Short explanation why Richard Stafford is right:
Problem: A bus stops at a bus stop. It then starts moving. So far
the interval from when it stopped, to when it started, is
What if I noticed someone entered a shop the instant the bus
stopped, and left the shop the instant the bus started? Will this
help me measure "how long the bus stopped"?
All I get is a frequency of 1 for the bus event that matched to a
frequency of 1 for the shop event and giving a frequency of 1
for the matched event.
What if I took 20 paces while the bus stopped? I still haven't
said "how long" each pace lasted. But again I have a number, my
20 paces, a frequency; that matches to 1 interval of bus-stopping
and 1 match of bus-event to paces-event.
Any clock I use is just going to give me more 'paces'; a bigger
number of unknown intervals to match against the bus 1-interval.
If my clock is a harmonic oscillator, at least I will know each
of its paces is the same.
But to measure "time over there" (the bus stopping interval)
involves matching "a number over there, of undefined-interval/s"
at there; to a number over here of undefined intervals at here.
Which suggests it is either impossible to really measure time;
and/or that all you can do is compare a number here with a number
Suppose I saw a taxi start and stop three times. Consider when it
first started I walked 15 steps which I completed just at the
instant the taxi stopped the third time. I can just compare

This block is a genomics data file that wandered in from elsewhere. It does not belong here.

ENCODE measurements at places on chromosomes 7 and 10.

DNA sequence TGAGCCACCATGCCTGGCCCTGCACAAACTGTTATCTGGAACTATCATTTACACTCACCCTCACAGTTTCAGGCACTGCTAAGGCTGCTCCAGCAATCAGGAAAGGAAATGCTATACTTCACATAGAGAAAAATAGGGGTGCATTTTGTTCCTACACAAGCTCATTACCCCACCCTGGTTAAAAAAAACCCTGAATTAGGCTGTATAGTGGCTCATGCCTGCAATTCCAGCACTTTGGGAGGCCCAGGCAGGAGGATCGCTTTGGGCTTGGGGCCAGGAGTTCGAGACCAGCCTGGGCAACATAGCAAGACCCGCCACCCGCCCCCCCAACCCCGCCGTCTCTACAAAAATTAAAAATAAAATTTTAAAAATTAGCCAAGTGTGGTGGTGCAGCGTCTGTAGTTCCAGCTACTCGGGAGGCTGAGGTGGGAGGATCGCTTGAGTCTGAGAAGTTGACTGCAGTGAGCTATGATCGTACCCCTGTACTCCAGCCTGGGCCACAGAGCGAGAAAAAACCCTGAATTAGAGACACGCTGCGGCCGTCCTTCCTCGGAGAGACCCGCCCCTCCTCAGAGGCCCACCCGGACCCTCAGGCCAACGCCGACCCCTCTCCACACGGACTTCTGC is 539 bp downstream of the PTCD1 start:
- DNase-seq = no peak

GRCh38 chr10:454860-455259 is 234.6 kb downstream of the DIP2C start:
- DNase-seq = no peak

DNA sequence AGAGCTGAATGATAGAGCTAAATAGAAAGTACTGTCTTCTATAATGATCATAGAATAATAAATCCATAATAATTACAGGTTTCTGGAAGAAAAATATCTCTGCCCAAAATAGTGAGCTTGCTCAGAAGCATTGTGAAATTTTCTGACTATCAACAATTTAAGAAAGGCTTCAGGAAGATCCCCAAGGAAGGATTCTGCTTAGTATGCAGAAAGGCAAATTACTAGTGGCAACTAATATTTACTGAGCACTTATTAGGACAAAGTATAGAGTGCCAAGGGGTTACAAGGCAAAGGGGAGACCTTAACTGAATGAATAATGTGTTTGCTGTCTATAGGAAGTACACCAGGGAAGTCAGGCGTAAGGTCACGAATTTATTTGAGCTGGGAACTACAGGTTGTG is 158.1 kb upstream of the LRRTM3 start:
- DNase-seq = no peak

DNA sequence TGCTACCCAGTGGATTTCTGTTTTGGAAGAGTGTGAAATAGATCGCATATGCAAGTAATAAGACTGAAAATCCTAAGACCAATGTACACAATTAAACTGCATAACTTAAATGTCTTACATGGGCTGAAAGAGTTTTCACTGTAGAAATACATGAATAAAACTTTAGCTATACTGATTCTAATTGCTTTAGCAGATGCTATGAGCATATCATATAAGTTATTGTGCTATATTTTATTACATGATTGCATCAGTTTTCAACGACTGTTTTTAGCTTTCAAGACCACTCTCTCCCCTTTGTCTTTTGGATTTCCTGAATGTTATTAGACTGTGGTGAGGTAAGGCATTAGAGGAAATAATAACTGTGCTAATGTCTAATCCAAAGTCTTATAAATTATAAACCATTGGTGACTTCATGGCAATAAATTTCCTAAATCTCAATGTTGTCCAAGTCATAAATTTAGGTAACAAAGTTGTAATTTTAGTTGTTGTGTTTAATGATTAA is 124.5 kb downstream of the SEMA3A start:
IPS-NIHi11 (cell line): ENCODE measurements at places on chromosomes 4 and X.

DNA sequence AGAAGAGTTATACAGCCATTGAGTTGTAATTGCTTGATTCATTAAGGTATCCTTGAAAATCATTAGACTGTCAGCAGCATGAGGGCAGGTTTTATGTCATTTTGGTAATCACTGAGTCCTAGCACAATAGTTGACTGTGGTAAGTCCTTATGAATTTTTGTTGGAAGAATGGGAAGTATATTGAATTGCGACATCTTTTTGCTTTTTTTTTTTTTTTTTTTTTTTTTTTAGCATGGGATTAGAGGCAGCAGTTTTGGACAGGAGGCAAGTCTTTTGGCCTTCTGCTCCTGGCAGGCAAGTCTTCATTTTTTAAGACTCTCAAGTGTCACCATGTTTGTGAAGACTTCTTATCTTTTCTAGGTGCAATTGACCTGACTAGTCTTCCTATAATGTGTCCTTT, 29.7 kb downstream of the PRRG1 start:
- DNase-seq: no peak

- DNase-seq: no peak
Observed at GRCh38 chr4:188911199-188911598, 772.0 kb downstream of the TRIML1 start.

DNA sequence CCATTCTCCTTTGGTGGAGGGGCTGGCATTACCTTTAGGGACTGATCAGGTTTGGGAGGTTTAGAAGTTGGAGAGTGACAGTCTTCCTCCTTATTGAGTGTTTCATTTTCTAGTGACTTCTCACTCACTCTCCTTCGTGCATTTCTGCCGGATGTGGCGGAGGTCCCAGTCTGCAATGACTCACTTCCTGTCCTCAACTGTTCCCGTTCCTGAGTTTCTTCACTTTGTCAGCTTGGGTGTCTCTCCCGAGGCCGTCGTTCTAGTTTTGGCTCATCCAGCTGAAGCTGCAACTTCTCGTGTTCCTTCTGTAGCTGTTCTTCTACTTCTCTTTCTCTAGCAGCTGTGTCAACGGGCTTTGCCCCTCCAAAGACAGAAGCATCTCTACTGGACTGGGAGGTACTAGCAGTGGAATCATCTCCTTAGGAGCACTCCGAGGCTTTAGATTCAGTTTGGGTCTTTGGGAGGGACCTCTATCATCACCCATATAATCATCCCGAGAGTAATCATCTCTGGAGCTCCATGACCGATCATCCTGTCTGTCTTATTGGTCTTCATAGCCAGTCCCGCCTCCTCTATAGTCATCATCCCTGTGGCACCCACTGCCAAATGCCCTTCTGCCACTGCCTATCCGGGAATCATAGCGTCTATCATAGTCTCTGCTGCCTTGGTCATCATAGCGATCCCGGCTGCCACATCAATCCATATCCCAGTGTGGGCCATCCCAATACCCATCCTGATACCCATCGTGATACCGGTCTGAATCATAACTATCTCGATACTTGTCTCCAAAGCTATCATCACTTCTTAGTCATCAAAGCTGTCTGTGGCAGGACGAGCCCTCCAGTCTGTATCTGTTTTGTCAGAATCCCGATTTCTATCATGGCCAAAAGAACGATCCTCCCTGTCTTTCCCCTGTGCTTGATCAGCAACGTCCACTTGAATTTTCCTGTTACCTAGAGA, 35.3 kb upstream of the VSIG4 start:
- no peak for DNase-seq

frequencies: he had 3 'clicks' in the 1 'instant' (actually the
instant is an undefined interval that takes into account our
relative places apart) that I had 15 'clicks'.
What you have is an invariance of 1-'instant' (which effectively
encodes comparison of where he and I are), for which he clocks 3
and I clock 15 on our different clocks. So each of us actually
measure 'proper time' on our clocks.
If each party was using their own local equal intervals; then
it's like he has a clock that advanced 3 units of his; during 1
unit of match between our clocks; where my clock advanced 15
units of mine.
Since there is always at least some distance say between two
events, so a distance between the two local event clocks; then
all you can measure is the ratio between your clock-number of
undefined intervals you have; and their clock-number of undefined
intervals they have, for 1 matching, coincidence-interval.
With your two readings, of beginning and ending of their whole
event (or their clock), affected
by the distance away from you that each end of the-space aspect
(eg. marks on a clock-face) of their clock is; all you measure is
the space-time undefined interval between two readings on their
clock compared to a number of undefined such intervals on your
You get the proper time of their clock/ event in terms of your
clock/event. Effectively: they have a clock that goes 1,2,3 and
you have a clock that goes 1,2,3,4,5,6,7,8,9,10,11,12,13,14,15.
You can call their 3 as 'space', and your 15 as 'time'; and your
15 as 'space', and their 3 as time; and the start-stop
coincidence between you as 1 interval. Which is called "proper
time". Richard Stafford's view is shown to be correct.